The weather is changing in Phoenix. This last week I was running (if you can call what I do running) with one of my daughters and my sunglasses began fogging up. After a few minutes I had to take them off and wipe them clean – I was completely blind. It is a sign of the changing seasons, and a reminder of the seasons we go through in our life.
Last year I experienced a season of fear. The fear stemmed from medical problems that started small and then proceeded to snowball out of control.
At first I tried to ignore my fear. I looked away from the problems and ignored the issues. This resulted in a mountain of problems that were even more fearful and overwhelming.
Next, I tried to hide my fear. I tried to silently endure believing that this was better for everyone around me. The result was isolation and depression, which introduced more fear.
Finally, I turned to Jesus; trusting in Him and being honest with others.
Psalm 56:3 reads,
When I am afraid, I put my trust in you.
My honesty with my fear resulted in many people expressing deep disappointment. In fact, one of the most hurtful criticisms said to me was, “I thought you were a man of God? I expected more from you.”
The individual that made this comment assumed my faith in God’s grace was totally inadequate because I was afraid. They pushed this position on me, and sent me through a period of deep doubt in my faith, wondering if I can have any assurance of being saved.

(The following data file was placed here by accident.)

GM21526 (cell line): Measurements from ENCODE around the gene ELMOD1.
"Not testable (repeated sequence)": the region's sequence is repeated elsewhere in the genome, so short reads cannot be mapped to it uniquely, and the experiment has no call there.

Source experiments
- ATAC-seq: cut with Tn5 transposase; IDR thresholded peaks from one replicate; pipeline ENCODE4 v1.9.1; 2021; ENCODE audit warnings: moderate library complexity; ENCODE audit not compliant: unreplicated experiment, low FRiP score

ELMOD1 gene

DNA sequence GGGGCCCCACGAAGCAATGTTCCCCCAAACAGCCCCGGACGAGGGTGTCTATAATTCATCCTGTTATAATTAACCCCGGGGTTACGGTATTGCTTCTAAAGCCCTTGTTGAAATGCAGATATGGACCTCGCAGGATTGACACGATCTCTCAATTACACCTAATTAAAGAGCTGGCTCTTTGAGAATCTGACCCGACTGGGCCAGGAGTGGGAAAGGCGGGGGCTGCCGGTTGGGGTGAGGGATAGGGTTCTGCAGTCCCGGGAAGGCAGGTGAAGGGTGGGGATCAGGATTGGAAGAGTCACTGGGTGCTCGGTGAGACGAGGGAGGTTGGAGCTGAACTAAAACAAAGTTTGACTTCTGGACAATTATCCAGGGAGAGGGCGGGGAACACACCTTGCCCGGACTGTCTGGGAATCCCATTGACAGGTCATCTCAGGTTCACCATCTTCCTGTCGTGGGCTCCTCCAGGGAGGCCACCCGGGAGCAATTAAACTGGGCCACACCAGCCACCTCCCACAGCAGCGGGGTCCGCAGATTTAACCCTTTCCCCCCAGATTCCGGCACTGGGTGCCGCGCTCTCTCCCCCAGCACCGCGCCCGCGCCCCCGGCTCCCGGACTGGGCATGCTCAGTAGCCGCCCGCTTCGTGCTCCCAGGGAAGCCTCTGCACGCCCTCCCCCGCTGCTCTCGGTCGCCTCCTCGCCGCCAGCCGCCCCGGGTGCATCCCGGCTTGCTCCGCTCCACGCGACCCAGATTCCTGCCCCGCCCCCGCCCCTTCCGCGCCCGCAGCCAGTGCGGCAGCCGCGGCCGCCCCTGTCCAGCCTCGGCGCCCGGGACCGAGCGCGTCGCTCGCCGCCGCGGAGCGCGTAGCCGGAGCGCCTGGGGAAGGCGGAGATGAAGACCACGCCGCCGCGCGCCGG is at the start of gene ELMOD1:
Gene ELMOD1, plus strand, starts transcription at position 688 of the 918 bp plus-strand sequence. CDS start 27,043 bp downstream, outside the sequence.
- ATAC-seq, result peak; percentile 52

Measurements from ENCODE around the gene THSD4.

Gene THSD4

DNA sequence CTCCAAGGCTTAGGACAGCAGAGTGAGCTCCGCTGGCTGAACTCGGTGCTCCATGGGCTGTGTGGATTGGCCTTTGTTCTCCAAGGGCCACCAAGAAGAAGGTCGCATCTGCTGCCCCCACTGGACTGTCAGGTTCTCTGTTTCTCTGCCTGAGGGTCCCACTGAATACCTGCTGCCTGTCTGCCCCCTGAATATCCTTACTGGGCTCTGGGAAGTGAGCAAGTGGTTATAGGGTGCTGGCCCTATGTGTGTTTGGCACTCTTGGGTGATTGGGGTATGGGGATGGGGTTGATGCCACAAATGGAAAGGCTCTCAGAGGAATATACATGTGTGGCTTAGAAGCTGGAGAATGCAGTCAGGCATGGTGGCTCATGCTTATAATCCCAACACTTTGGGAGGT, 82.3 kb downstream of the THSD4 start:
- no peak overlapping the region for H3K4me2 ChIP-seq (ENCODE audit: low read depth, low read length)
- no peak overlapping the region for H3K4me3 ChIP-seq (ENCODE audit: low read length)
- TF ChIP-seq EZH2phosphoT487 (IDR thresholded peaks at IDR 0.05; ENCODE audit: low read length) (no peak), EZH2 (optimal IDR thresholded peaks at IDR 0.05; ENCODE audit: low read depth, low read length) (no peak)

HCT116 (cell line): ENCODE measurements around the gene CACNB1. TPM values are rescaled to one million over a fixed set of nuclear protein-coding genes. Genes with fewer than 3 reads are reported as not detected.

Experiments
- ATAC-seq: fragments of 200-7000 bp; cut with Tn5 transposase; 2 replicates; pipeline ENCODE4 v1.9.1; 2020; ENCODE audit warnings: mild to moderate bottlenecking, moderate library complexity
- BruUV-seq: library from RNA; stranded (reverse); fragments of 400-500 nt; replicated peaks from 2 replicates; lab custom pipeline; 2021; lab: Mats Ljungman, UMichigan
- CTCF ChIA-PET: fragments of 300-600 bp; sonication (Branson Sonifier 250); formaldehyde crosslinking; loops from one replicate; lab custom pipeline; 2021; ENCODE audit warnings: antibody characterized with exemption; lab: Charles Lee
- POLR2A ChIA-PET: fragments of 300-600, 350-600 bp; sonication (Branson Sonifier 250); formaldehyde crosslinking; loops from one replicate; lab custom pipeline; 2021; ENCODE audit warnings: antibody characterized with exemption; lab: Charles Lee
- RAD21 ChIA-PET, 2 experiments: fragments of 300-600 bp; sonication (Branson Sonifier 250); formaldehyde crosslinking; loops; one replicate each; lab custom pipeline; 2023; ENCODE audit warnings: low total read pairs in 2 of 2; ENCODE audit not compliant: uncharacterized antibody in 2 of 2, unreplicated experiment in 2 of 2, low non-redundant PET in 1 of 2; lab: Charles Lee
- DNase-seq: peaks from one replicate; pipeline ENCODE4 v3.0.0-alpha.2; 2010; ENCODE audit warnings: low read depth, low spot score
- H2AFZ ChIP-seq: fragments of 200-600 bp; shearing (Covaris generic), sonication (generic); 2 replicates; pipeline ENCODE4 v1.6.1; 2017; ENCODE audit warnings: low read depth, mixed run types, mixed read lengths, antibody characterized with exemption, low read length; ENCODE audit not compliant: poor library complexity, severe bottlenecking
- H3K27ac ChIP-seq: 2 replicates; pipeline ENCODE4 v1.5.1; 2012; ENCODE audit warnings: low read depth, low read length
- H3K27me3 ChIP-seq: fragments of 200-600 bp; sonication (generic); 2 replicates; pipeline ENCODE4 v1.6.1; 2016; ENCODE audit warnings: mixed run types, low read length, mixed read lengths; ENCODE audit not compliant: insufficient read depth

Then it dawned on me, my faith was not in question, God’s grace was not in short supply – this was just simply a case of the season changing and my glasses digging up. I temporarily lost sight of my goal and purpose, but this didn’t mean that I was going to stop running.
The loss of vision certainly doesn’t mean that you are running the wrong race. If you were running the wrong race there is greater possibility that your glasses wouldn’t fog up at all – the enemy would leave you alone to run a worthless race. What the fogging means is that you need to take a moment to clear your vision – wiping your glasses clean.
I like how John Piper captures this in Future Grace
“When anxiety strikes and blurs our vision of God’s glory and the greatness of the future that he plans for us, this does not mean that we are faithless, or that we will not make it to heaven. It means our faith is being attacked.
At first blow, our belief in God’s promises may sputter and swerve. But whether we stay on track and make it to the finish line depends on whether, by grace, we set in motion a process of resistance — whether we fight back against the unbelief of anxiety…”
Psalm 56:3 does not say that we will not fear or struggle with the seasons of life. We all struggle at times.
But the Bible does tell us how to handle these seasons, how to fight the fear: trust in Jesus.